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PSE Gemini 3-Pin Compound Bow Sight, Bulk Stock Money-Saver
Apex Tundra Lite 3-Pin Lightweight Composite Bow Sight, Bulk Stock Money-Saver
Apex Atomic Lite 3-Pin Lightweight Composite Bow Sight, Bulk Stock Money-Saver
Axcel Armortech 5-Pin Toolless Micro-Drive Compound Bow Sight with Sunshade
Out of Stock.
Cobra Buckhead 3-Pin Sight in Muddy Girl Camo, with Harmonic Dampener
Trophy Ridge React H5, Auto-Adjusting Compound Bow Sighting System, VERY SMART!
Viper Venom 500 4-Pin Compound Bow Sight, SUPER-STRONG MADE IN AMERICA!
Viper Venom 1000 5-Pin .015" Compound Bow Sight, MADE IN AMERICA!
Viper Venom XL 5-Pin .015" Compound Bow Sight, WITH CHOICE OF ZEISS LENS!
NEW! 2019 Trophy Ridge Hotwire 3 Pin Sight
WHAT IS A BOW SIGHT?
The sight on a bow serves the same function as the sight on a gun. It tells you where the arrow is pointed. Those tiny little dots in the center of the round sight housing (called "pins") are the aiming points - much like the front sight bead on a gun. Simple. But since arrows don't fly as fast as bullets, the comparison really ends there. Since an arrow flies along at just 300 fps (compared to 2,500+ fps for a run-of-the-mill .308 bullet), judging for distance is critical. The slower flight of the arrow means it flies in a more exaggerated parabolic arc (compared to a bullet anyway). If you're used to shooting guns, you know a small +/- 20 yard change in distance has little effect on the accuracy of the bullet, but a +/- 20 yard change would dramatically affect an arrow's point of impact. An arrow ranged for a 30 yard target might entirely miss a 50 yard target. So bow sights usually have multiple pins (or a sliding adjustable pin). Each pin (or pin setting) represents a known yardage. For example, many archers setup their sight pins for 10 yard increments. A typical 4-pin layout is 20, 30, 40, 50, but the pins can be set for any distance you like (within the limits of the bow and your skill of course). The top pin is for the closest distance, the bottom pin for the furthest. It's up to the shooter to "set" those pins via trial-and-error testing. If you've never "set the pins" on a bow sight, it's actually rather enjoyable, though it can be time consuming. You shoot - you adjust - you shoot again - you adjust again - until each pin is oriented in such a way to point your arrow in the right direction, and compensate for the distances you like. When you go hunting, all you have to do is decide which pin you want to use, based on the estimated distance of your intended target. Big fun!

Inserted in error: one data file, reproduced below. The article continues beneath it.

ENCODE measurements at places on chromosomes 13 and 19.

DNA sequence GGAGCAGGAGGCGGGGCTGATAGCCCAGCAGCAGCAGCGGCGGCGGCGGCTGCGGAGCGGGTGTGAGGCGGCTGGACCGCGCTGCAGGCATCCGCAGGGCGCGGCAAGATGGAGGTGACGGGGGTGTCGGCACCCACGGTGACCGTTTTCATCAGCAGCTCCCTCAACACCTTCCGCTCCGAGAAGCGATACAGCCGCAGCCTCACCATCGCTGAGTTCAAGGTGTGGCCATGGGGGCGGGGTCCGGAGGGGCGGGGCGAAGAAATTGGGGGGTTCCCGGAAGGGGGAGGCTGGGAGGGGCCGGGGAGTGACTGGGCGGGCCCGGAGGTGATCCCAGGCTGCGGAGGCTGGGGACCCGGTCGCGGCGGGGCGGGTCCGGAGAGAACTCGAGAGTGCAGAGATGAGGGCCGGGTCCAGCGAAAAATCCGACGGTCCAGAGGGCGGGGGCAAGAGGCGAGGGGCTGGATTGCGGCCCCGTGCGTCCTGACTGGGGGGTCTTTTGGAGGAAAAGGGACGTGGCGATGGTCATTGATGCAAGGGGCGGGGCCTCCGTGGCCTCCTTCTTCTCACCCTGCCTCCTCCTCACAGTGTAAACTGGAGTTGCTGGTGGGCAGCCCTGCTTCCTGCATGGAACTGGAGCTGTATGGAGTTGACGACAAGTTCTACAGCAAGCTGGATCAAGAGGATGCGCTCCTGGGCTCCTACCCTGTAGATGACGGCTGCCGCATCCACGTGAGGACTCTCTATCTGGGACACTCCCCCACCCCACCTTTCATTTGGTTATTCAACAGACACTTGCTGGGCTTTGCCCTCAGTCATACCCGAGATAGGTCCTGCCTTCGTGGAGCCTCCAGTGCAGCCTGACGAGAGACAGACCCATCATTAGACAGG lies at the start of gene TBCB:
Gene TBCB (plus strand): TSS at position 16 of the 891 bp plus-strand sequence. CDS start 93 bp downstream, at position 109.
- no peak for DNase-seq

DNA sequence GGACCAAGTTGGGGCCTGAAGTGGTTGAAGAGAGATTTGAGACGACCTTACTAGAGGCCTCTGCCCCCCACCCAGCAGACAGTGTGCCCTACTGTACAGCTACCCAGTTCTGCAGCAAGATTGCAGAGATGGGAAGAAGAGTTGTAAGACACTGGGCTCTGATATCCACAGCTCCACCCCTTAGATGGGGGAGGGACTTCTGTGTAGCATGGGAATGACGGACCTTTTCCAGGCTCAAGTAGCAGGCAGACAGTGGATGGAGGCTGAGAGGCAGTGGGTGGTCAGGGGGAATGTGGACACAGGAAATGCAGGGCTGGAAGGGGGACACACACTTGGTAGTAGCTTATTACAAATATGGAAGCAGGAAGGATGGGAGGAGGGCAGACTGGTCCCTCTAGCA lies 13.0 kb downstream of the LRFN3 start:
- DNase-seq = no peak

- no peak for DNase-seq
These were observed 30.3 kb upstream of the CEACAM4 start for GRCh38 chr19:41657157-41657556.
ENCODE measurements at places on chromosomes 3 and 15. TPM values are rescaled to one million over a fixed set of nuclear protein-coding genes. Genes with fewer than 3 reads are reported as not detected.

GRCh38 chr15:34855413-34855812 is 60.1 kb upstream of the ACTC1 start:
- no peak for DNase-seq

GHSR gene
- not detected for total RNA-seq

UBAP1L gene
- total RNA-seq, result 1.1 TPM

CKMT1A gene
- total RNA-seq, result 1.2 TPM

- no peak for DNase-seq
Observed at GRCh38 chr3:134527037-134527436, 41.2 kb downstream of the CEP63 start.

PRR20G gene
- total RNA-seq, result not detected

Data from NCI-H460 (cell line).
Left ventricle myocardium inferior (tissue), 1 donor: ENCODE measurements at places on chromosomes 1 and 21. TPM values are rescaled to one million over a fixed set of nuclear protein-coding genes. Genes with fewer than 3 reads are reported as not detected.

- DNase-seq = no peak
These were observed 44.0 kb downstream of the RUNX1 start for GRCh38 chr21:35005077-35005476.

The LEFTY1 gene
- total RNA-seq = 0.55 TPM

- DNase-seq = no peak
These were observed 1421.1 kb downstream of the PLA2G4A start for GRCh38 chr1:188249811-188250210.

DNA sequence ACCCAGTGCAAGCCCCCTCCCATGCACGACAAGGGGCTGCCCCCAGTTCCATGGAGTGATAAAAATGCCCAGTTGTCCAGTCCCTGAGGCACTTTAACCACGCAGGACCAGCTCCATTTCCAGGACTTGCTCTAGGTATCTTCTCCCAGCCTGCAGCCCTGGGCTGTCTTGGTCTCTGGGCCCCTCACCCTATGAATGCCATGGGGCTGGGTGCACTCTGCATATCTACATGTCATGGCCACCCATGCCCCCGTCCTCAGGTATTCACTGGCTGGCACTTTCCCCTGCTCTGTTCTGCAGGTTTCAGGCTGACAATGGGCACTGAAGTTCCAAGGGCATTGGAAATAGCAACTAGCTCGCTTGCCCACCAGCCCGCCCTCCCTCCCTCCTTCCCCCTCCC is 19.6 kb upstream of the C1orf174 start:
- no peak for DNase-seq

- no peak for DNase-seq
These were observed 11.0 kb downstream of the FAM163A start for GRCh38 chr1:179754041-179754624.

HOW FANCY DOES IT NEED TO BE?
Sights can range from simple $20 plastic models all the way up to intricately complicated gizmos which cost a fortune. On the most basic level, all sights do the same thing. They provide a small brightly colored dot (reference point) in your sight picture so you can aim your arrow. In that respect, all bow sights are the same, but the fancier machined sights can incorporate some premium features you might find useful (2nd/3rd axis adjustments, levels, aiming rings, fiber optics, rheostat lights, micro-click adjustments, magnifying lenses, etc.). If you want to complicate an otherwise simple thing, buying a fancy sight is an easy way to do it. This isn't to say upgraded sights are unnecessary. You may find some of the premium features attractive. But understand, a fancy sight won't fix a bad bow setup or poor technique. Those pins are still only reference points, no matter how fancy the gizmos illuminating them or holding them in place. Personal choice and price are the key considerations here, but the most popular selling units tend to be the base machined aluminum models in the $40-75 range.